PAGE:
Opera + Classical Music Reviews

A slightly foggy Christmas from Charpentier and Les Arts Florissants

19 December 2022


Some highs and lows of Charpentier’s Christmas music at the Barbican.

Les Arts Florissants

Les Arts Florissants (Photo: Mark Allan)

Marc-Antoine Charpentier’s compositional output was prodigious on all fronts, and it’s no surprise that it includes a hefty amount of music for the Christmas season (including four settings of the oratorio In Nativitatem Domini Canticum, a meditation on the events of Christmas Eve), and there’s something rather charming about a man named ‘carpenter’ writing music about a family whose business this was.

Les Arts Florissants, eschewing performing the obvious Messe de Minuit pour Noël (Charpentier’s most well known Christmas work) opted to present three lesser-known pieces: Antiennes ‘O’ de l’Avent (settings of the seven Advent ‘O’ antiphons) interleaved with instrumental Noëls pour les instruments; Sur la Naissance de Notre Seigneur Jésus-Christ Pastorale (a short scena at the manger for shepherds and the Angel); and one of the shorter versions of In Nativitatem…

Music of this period of French Baroque can be a bit of a challenging listen; extended melody driven arias hadn’t yet been fully developed, yet complex, textured polyphony had somewhat died out – with a result that there’s a lot of decorated recitative. Interest, then, comes from the suspensions in the slow passages, crisp counterpoint from rapidly moving ripieno passages, and as much ornamentation of the extended recited narrative as a lacy sleeve waved in an exaggerated Versailles obeisance.

“…there’s something rather charming about a man named ‘carpenter’ writing music about a family whose business this was”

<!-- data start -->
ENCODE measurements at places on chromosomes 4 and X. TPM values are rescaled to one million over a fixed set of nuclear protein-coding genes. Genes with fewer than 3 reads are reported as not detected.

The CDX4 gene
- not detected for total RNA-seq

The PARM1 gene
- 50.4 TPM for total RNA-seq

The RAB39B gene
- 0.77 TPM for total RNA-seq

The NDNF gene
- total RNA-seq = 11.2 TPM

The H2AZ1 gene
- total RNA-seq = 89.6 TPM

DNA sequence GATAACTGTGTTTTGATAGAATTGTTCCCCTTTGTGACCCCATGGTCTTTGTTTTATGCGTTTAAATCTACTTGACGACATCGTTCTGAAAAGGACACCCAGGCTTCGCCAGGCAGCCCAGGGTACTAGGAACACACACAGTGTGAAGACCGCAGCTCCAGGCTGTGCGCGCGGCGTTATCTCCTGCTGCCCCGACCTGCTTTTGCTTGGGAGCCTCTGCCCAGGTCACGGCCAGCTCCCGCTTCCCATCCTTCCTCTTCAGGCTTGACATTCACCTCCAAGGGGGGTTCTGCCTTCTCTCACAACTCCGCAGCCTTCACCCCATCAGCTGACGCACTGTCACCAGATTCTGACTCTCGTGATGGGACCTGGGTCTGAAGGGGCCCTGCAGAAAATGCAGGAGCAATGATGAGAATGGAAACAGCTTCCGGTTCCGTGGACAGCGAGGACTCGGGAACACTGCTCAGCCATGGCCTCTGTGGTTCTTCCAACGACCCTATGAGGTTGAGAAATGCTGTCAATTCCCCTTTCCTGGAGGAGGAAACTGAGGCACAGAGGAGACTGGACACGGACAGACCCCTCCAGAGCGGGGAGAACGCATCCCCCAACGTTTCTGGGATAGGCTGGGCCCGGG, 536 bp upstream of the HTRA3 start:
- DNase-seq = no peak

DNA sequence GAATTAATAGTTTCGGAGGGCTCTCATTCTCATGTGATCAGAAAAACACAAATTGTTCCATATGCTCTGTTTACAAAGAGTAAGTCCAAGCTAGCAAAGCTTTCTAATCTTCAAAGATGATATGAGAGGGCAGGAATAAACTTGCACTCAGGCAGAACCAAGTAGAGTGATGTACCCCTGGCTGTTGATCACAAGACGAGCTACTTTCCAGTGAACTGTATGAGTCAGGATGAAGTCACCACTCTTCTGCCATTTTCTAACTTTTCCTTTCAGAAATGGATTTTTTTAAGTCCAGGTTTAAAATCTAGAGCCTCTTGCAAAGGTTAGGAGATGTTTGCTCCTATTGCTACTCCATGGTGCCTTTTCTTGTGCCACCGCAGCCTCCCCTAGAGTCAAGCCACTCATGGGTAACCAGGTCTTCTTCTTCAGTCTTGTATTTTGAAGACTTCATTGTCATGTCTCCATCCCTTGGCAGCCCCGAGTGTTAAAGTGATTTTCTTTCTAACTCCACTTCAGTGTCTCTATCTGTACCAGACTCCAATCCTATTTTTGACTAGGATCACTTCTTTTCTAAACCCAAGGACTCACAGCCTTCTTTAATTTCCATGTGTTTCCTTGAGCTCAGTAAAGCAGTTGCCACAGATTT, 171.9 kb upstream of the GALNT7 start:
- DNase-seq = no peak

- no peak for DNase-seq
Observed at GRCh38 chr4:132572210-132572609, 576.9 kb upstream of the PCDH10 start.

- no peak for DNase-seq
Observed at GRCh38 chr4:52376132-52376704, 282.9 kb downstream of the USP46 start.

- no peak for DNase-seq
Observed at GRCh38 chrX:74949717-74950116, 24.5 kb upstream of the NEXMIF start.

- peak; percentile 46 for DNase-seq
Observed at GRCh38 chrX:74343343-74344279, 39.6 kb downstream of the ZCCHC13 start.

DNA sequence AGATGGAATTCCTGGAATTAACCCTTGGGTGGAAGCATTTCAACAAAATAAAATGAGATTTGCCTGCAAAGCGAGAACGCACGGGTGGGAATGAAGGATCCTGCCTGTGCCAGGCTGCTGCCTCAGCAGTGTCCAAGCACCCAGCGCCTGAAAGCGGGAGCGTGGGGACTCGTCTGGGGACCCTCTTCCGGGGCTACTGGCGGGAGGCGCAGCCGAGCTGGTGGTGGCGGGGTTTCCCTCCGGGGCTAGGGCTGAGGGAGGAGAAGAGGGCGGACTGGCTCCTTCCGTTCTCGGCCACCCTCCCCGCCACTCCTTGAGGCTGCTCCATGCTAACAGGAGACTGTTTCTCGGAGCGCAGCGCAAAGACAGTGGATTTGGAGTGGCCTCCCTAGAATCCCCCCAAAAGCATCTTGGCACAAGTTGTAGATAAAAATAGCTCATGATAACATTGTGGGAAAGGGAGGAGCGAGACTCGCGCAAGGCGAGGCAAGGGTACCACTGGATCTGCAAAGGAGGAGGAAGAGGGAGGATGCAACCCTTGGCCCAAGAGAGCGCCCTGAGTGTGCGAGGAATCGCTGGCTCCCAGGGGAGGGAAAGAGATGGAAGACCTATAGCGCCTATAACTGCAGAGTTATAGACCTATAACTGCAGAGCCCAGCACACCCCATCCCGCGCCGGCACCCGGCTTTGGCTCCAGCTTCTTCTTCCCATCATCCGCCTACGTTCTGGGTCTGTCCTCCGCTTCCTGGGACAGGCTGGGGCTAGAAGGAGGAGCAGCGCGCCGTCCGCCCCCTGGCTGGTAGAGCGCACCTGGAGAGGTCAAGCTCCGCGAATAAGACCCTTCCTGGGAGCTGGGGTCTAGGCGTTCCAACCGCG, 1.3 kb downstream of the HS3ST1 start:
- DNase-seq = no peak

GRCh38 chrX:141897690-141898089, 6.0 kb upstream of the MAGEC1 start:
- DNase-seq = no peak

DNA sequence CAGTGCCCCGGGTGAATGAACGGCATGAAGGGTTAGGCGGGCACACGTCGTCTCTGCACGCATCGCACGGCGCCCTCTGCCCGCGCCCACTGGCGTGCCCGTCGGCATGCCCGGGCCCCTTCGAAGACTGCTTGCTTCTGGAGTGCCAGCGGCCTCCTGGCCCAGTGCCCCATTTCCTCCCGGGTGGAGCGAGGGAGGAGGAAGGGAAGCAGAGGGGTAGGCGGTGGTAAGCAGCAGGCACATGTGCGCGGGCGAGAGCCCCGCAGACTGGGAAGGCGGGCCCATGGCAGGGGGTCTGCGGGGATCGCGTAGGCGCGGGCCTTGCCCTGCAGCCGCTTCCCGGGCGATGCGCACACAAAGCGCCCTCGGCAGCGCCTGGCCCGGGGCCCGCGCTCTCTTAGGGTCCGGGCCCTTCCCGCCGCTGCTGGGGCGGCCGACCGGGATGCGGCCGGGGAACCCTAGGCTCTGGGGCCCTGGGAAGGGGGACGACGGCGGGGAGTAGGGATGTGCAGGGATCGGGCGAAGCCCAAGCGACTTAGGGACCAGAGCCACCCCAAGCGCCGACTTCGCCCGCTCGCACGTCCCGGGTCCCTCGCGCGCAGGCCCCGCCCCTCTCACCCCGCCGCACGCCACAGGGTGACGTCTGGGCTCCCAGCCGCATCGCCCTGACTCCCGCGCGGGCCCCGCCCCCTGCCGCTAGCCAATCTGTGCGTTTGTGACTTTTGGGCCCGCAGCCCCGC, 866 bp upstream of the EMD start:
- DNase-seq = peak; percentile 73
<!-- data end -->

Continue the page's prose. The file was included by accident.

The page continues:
Les Arts Florissants

Nicholas Scott & Julie Roset (Photo: Mark Allan)

In providing all of this, Sur la Naissance… was the most successful, and it was, arguably, the hit of the evening. Founder and long-time director of the ensemble, William Christie opted to deploy a minimum of both instrumental and vocal forces in a delightfully mannered (and acted out) presentation. Soprano Julie Roset and tenor Nicholas Scott as the shepherds Silvie and Tircis both have clear and agile voices that were perfect for the material: alternately skipping lightly over the narrative, adding casual-seeming ornamentation, or making full use of dynamic light and shade for more serious utterances, their brief duet moments were precisely melded. The four voices of the chorus were also well blended, and provided just enough heft to add contrast to the vocal material, and the instrumental accompaniment remained feather light, yet full of texture (the traditional two ‘halo’ recorders for the reported speech of the Angel were delightful, and the addition of two oboes and a tambourine to the jolly Menuet was captivating).

While the other two works were given well-considered accounts, the greater number of performers on stage didn’t really add anything. Seemingly, for the Noëls at least, historical evidence suggests Charpentier might have had a larger number of instruments than usual involved, and the performances from a 19 piece ensemble on Monday were crisp and varied enough in texture (often echoes between groups of wind players and string players), but they nonetheless remained a little earthbound, and one missed the energetic and flexible pop and crackle of a smaller group. The choral setting of the antiphons suffered even more from personnel overload. For sure, there was variety here in the tempi (Charpentier’s inescapable need for word painting giving us big homophonic statements for each of the ‘O’ sections, but more upbeat music for the ‘veni’ passages) and in the textures (the addition or subtraction of sopranos to create different atmosphere), and Christie’s clever playing with tempo and texture on ‘aperis’ and ‘claudis’ (open and close) in O Clavis David was enjoyable, but there was an unfocused feel to the choral passages that seemingly came from too many voices that were not quite synchronised.

This woolliness (appropriate, perhaps, for shepherds) was also evident in the choral sections of In Nativitatem…, and while the soloists were clear and edgy (the precise tones of soprano Emanuelle de Negri, tenor Bastien Rimondi and bass Lisandro Abadie made for a beguiling listen), the ensemble sections – particularly the quiet ones such as the opening ‘Chorus of the Just’ – all sounded a little foggy, the ornamentation there, but a little blurred.


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A slightly foggy Christmas from Charpentier and Les Arts Florissants
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